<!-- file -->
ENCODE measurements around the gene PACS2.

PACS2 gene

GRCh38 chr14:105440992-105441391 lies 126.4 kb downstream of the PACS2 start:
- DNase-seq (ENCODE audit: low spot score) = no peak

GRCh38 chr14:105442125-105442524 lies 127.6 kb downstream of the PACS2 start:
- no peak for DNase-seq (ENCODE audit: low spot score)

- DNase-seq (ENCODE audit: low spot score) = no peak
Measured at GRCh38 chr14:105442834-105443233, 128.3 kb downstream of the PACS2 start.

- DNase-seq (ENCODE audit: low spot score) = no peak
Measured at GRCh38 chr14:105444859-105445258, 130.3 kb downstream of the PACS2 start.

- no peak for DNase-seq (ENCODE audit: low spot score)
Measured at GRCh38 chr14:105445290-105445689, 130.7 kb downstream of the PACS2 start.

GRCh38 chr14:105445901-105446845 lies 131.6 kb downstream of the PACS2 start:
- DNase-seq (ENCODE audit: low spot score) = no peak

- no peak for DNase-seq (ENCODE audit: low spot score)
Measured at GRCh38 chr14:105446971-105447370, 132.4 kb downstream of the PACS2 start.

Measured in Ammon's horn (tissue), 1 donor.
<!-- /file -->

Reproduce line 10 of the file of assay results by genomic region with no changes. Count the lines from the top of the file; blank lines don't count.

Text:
Measured at GRCh38 chr14:105444859-105445258, 130.3 kb downstream of the PACS2 start.